The SoTL Advocate

Supporting efforts to make public the reflection and study of teaching and learning at Illinois State University and beyond…

Application of SoTL: Sharing Results with Students

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Written by Susan Hildebrandt, Associate Professor of Applied Linguistics/Spanish, Department of Languages, Literatures, & Cultures at Illinois State University 

“Understanding World Language edTPA,” a two-hour workshop I presented at the annual meeting of the Illinois Council on the Teaching of Foreign Languages (ICTFL) in Tinley Park, focused on the content-specific student teacher performance assessment purported to measure beginning teacher readiness. edTPA became consequential for every individual seeking teacher licensure in the state of Illinois in September 2015. Student learning was central to this workshop as it explored how ISU world language teacher candidates performed on edTPA. This systematic study of ISU student learning is timely for world language teacher education programs throughout the state. By examining and sharing my students’ performance on the standardized edTPA, a state-wide audience learned from their triumphs and challenges. The workshop also served as an opportunity for a variety of audiences to get a wider view of edTPA, its origin, and its use.

The intended audience for this presentation was world language teacher education coordinators or world language pedagogy instructors and faculty, but a much more diverse audience attended the session. Five of the nine attendees were world language teacher candidates from across the state, who were taking pedagogy classes this semester and intended to student teach during the spring of 2107. The purpose of this workshop was originally to help world language teacher education programs get their students ready for edTPA. Instead, I got to go straight to the intended audience. The edTPA outcomes of my students were able to communicated to teacher candidates directly and I was able offer practical suggestions about how be more successful at demonstrating effective K-12 teaching practices. I was able to point out the areas in which my candidates were successful and those in which they struggled. I was able to share resources that were of particular value to my teacher candidates here at ISU.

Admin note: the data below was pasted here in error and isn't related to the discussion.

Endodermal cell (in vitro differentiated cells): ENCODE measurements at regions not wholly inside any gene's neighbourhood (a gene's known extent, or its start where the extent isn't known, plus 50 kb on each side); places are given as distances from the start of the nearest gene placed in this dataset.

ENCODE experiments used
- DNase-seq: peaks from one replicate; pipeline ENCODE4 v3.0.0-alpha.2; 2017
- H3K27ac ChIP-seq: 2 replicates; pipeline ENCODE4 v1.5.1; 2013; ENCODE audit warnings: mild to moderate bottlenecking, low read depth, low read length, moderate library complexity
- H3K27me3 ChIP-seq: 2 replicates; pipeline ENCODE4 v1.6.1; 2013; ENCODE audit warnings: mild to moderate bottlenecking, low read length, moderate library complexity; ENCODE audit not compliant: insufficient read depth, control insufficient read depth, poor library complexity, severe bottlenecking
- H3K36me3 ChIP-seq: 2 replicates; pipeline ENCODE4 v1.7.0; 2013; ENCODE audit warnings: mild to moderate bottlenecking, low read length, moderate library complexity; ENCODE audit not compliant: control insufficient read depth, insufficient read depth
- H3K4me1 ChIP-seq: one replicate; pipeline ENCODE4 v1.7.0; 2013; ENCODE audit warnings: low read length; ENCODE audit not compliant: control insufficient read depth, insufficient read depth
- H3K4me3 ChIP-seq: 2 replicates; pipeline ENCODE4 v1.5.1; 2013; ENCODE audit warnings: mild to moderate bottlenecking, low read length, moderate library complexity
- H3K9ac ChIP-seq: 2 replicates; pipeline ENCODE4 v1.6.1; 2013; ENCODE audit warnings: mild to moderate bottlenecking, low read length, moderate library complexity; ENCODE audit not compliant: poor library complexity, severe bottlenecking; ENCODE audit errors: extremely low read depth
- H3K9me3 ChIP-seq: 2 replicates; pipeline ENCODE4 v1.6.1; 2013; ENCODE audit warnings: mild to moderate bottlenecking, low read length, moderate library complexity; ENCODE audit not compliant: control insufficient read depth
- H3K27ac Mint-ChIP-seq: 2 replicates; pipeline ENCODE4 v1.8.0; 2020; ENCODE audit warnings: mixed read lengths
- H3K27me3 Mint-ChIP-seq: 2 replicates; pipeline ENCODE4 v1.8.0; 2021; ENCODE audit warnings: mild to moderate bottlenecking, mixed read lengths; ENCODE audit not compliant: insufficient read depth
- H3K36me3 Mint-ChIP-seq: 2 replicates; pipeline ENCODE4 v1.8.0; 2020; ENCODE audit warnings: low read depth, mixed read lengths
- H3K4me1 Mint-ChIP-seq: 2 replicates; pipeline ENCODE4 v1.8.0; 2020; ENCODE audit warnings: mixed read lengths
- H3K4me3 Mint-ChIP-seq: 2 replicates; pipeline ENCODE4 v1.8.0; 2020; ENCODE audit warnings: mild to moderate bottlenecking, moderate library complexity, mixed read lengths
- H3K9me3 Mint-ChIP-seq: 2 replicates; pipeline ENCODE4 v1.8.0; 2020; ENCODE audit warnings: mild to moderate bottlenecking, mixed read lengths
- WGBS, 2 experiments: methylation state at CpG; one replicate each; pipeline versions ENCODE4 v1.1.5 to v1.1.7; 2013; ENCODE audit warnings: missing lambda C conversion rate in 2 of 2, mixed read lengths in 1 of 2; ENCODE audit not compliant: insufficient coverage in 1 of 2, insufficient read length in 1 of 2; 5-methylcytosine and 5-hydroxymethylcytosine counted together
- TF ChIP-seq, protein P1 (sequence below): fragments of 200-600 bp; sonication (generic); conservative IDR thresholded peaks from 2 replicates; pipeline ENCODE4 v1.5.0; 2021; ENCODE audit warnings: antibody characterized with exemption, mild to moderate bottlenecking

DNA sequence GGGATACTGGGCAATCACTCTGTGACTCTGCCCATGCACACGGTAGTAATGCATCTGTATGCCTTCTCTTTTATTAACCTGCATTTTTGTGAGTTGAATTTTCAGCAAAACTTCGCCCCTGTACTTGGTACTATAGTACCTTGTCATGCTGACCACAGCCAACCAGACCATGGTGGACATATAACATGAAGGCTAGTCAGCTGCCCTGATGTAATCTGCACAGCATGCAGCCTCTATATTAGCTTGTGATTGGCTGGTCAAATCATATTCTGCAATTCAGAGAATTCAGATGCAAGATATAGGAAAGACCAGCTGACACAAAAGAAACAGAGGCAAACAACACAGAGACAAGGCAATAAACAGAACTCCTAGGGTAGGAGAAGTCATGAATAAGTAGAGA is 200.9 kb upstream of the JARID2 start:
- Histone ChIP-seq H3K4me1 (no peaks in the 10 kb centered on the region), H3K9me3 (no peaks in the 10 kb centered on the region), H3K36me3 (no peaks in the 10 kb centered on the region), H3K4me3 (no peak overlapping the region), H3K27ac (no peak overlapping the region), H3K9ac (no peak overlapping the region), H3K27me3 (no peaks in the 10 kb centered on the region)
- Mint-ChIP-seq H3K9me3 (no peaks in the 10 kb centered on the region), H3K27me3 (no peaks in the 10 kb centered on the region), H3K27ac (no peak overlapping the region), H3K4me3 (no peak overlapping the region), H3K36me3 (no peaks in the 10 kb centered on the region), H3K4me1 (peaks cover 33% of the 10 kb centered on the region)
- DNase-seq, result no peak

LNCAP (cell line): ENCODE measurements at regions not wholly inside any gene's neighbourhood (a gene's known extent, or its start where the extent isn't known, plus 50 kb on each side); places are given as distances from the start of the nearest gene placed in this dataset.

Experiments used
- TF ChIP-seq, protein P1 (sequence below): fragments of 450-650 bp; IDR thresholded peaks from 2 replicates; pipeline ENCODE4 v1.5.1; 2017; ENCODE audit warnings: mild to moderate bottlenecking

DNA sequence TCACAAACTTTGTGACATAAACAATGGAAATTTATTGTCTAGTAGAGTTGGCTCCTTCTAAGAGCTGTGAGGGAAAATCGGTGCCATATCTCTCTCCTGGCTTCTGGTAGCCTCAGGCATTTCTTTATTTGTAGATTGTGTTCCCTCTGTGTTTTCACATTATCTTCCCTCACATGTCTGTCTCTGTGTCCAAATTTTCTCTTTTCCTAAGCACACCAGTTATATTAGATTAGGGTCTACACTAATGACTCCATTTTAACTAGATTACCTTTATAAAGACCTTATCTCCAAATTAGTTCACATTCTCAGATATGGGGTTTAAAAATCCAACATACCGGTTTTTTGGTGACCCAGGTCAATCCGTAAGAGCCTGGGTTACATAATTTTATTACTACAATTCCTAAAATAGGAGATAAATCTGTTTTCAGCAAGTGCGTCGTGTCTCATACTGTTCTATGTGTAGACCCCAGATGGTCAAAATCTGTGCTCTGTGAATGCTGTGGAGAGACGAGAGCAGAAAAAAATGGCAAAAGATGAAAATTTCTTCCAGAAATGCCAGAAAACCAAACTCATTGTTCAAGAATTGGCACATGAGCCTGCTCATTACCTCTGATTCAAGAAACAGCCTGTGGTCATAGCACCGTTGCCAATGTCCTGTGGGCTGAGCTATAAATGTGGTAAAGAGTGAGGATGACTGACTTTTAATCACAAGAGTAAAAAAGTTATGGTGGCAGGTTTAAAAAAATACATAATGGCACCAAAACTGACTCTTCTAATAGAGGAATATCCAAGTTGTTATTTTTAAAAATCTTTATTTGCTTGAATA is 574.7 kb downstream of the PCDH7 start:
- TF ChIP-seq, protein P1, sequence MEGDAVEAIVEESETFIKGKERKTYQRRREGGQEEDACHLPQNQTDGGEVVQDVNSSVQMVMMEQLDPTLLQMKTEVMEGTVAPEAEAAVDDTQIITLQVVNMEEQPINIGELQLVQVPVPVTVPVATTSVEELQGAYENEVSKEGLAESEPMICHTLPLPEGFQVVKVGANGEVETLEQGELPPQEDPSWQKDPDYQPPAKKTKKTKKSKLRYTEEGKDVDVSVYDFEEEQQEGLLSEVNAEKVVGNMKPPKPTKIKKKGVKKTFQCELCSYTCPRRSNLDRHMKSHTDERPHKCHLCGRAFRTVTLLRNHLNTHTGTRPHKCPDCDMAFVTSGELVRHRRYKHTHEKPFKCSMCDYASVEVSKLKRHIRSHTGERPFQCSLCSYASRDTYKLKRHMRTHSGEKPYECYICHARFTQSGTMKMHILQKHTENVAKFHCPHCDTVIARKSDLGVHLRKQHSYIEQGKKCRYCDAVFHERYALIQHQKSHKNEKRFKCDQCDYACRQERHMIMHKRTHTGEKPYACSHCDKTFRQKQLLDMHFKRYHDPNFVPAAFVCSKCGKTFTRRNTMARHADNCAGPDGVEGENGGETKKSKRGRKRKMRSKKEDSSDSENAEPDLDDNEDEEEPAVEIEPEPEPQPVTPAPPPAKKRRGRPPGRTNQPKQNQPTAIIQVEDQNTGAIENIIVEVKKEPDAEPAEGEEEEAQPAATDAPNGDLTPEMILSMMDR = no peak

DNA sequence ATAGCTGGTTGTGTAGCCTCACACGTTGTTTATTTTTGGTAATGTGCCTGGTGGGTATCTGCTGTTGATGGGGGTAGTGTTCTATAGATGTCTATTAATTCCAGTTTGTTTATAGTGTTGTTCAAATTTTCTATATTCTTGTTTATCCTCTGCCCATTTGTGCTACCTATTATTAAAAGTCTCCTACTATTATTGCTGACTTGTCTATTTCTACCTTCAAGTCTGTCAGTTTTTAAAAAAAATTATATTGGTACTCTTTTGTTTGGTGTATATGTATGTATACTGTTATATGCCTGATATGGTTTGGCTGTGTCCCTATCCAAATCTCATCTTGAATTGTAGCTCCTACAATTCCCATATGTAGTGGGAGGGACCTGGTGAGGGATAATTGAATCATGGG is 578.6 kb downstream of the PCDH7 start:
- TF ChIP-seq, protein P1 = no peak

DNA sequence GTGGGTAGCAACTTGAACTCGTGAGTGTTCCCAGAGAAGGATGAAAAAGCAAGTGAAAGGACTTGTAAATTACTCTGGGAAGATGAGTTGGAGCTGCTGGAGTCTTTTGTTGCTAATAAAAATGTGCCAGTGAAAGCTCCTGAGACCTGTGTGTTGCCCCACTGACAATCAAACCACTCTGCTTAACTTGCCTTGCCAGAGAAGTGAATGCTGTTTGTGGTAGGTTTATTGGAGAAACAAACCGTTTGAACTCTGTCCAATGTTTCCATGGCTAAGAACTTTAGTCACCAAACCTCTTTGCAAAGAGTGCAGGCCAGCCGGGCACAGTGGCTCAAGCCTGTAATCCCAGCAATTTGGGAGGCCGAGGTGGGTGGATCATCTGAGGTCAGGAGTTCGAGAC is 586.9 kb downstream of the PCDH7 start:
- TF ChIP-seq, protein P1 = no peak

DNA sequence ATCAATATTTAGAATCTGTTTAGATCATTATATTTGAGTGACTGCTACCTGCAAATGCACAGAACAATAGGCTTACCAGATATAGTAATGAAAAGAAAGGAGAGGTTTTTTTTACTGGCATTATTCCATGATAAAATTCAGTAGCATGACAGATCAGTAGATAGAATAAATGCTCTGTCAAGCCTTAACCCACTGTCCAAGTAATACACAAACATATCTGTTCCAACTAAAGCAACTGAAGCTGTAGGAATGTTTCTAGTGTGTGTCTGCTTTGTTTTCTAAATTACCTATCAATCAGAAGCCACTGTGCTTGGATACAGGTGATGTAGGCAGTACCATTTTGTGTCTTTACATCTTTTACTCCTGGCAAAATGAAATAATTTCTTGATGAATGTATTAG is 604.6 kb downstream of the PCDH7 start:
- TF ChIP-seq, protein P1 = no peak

The workshop deconstructed edTPA with an exploratory quantitative study, in which I examined edTPA scores of world language teacher candidates (N = 34) and compared their scores to the known cut scores for states in which edTPA is a requirement for licensure. Results indicated that participants performed best in the planning section of the assessment and were most challenged by the assessment section. All participants earned scores above the current minimal cut score for Washington state, and all but two would pass in New York state. The workshop also highlighted ways of encountering the three required tasks, along with logistical guidance for videotaping and writing the extensive commentaries for each task.

The teacher candidate attendees expressed great interest in these results, as more than one intended on teaching in another state. As a result of their interest, I decided to bring my findings back to my own class. I had intended to talk with them about edTPA that day, but I hadn’t intended to give them a research presentation. And yet, I did. And I think they enjoyed it. It’s not often they get to peak behind the curtain of a teacher education program and see how we use data to improve practice. I hope, too, that my teacher candidates can use this experience to learn to analyze their own classroom-based data, one of the skills assessed in edTPA.

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